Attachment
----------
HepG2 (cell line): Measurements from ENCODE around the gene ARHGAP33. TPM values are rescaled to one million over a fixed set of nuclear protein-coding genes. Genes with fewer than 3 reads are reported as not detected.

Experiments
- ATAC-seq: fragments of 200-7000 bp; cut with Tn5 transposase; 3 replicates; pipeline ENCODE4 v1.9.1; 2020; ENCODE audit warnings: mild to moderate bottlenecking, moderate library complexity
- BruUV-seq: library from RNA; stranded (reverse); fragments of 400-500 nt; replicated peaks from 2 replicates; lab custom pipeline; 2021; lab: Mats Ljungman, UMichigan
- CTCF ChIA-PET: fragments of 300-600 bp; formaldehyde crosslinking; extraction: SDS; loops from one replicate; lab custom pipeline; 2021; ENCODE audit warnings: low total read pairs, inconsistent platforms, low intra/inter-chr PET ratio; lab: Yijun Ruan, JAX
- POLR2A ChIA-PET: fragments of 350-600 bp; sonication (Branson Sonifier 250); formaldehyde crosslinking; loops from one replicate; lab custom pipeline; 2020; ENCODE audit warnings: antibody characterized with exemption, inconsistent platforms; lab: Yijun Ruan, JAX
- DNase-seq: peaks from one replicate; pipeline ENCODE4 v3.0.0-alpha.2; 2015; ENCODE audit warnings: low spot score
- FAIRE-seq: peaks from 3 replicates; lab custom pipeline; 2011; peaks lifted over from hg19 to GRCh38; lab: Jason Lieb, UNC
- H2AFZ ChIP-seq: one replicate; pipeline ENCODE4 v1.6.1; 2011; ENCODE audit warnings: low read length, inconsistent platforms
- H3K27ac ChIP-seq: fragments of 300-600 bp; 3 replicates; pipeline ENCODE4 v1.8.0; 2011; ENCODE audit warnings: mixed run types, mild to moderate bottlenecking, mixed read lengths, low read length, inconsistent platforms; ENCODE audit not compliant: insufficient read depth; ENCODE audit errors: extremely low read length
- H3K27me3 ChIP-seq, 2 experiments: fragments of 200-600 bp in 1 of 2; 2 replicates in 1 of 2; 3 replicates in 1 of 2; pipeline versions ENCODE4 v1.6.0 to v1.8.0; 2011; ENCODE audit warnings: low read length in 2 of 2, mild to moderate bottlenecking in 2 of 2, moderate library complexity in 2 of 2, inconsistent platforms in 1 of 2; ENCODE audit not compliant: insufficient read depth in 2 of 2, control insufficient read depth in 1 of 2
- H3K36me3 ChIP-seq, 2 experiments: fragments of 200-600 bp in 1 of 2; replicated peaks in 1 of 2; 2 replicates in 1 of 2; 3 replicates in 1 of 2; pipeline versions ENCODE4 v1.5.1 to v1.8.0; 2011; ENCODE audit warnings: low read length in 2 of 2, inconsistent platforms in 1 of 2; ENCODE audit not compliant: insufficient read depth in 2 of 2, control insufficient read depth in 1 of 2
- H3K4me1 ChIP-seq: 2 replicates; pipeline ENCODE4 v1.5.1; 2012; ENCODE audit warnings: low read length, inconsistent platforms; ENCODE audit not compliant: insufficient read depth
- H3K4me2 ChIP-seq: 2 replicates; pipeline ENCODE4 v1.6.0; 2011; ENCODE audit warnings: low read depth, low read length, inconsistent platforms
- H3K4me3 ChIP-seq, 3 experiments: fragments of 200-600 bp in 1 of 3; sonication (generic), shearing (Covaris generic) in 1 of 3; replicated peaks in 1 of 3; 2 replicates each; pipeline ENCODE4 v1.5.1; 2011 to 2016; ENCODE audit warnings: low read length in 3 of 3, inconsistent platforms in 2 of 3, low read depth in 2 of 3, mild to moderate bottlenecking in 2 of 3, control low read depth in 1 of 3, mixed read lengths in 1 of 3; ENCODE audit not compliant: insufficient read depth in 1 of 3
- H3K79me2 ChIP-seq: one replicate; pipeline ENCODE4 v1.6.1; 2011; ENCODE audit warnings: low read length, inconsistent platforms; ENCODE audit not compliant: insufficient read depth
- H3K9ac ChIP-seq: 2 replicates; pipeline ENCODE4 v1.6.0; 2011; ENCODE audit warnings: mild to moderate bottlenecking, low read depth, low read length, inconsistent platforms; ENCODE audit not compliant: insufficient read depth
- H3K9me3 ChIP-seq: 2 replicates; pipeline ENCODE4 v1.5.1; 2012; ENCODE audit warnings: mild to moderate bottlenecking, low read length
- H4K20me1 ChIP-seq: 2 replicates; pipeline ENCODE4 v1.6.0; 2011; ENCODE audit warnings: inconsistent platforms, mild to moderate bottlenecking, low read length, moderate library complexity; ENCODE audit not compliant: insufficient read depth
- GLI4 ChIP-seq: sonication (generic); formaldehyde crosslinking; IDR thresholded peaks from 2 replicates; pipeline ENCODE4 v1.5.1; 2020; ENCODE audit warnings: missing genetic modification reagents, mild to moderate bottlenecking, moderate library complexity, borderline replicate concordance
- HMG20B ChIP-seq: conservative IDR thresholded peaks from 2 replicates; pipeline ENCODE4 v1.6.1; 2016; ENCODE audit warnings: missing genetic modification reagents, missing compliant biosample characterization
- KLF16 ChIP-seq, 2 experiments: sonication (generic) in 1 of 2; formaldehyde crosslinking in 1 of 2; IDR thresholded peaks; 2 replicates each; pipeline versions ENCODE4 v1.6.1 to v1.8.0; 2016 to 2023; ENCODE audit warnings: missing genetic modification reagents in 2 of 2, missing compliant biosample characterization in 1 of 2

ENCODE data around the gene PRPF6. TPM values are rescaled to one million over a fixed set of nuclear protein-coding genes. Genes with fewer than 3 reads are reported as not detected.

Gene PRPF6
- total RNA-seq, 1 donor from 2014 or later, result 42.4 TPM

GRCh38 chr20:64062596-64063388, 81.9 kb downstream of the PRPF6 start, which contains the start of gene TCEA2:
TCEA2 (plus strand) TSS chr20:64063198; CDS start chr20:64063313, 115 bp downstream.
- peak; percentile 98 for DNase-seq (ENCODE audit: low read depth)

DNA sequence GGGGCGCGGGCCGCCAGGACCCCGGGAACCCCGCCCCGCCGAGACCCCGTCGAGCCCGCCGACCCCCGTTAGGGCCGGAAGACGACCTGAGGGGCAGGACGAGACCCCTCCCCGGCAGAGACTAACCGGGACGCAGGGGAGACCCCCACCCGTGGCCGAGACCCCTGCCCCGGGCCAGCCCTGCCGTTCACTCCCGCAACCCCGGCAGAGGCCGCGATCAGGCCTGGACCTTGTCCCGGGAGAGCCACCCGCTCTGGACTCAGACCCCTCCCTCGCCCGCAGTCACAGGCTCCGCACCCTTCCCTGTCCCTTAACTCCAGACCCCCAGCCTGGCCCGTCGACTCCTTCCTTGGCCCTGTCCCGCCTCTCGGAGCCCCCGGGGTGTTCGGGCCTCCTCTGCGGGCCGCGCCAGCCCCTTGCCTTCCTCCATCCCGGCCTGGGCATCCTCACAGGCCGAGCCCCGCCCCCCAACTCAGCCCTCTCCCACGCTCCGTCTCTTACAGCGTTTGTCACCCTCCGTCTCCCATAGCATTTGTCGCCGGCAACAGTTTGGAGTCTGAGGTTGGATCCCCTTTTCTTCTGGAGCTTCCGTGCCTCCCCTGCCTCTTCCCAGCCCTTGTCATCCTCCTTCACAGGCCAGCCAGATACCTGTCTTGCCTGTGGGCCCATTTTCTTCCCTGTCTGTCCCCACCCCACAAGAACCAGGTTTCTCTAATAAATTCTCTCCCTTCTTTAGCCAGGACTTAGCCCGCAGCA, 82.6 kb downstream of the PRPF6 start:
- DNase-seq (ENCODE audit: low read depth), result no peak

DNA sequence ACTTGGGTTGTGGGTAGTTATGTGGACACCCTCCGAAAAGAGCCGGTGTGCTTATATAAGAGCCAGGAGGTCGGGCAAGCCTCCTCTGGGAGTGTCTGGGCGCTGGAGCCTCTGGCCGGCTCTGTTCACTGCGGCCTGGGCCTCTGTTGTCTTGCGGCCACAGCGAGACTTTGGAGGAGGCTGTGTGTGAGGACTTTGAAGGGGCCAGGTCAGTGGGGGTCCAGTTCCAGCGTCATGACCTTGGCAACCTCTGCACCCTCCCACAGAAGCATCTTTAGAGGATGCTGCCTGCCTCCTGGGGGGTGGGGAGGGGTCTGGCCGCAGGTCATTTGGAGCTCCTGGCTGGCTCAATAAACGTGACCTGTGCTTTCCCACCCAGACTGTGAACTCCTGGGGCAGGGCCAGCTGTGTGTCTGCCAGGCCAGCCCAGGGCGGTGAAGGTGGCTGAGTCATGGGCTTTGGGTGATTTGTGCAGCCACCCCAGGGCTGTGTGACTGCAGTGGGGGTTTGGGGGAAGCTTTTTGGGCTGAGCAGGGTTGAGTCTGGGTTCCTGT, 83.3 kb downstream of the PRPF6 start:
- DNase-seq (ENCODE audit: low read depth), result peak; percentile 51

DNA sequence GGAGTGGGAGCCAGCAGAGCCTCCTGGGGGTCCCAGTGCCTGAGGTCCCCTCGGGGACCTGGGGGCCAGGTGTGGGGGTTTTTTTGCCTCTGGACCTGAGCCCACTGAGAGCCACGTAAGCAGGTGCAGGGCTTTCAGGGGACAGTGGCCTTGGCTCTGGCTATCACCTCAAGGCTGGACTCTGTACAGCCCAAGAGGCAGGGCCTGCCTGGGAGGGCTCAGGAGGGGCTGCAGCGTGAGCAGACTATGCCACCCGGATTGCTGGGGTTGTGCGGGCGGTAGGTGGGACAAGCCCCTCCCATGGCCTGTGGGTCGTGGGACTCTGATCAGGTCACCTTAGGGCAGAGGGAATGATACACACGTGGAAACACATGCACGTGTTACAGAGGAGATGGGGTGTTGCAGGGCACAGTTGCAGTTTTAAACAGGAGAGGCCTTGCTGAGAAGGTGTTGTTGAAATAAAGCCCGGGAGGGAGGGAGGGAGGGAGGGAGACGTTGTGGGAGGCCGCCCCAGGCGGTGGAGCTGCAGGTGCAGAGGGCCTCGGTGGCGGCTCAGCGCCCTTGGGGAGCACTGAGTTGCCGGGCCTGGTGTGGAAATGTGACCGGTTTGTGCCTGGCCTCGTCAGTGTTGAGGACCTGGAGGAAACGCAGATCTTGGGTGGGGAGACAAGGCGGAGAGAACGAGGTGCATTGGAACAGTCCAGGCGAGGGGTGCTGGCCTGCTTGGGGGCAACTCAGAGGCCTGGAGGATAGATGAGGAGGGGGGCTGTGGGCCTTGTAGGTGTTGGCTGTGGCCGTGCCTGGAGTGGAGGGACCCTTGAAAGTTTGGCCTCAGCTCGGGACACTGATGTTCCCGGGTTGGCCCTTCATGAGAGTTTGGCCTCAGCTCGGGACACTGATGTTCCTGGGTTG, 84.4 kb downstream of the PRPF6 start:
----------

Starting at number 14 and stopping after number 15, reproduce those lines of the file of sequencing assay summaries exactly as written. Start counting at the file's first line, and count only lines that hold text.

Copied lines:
- H3K4me2 ChIP-seq: 2 replicates; pipeline ENCODE4 v1.6.0; 2011; ENCODE audit warnings: low read depth, low read length, inconsistent platforms
- H3K4me3 ChIP-seq, 3 experiments: fragments of 200-600 bp in 1 of 3; sonication (generic), shearing (Covaris generic) in 1 of 3; replicated peaks in 1 of 3; 2 replicates each; pipeline ENCODE4 v1.5.1; 2011 to 2016; ENCODE audit warnings: low read length in 3 of 3, inconsistent platforms in 2 of 3, low read depth in 2 of 3, mild to moderate bottlenecking in 2 of 3, control low read depth in 1 of 3, mixed read lengths in 1 of 3; ENCODE audit not compliant: insufficient read depth in 1 of 3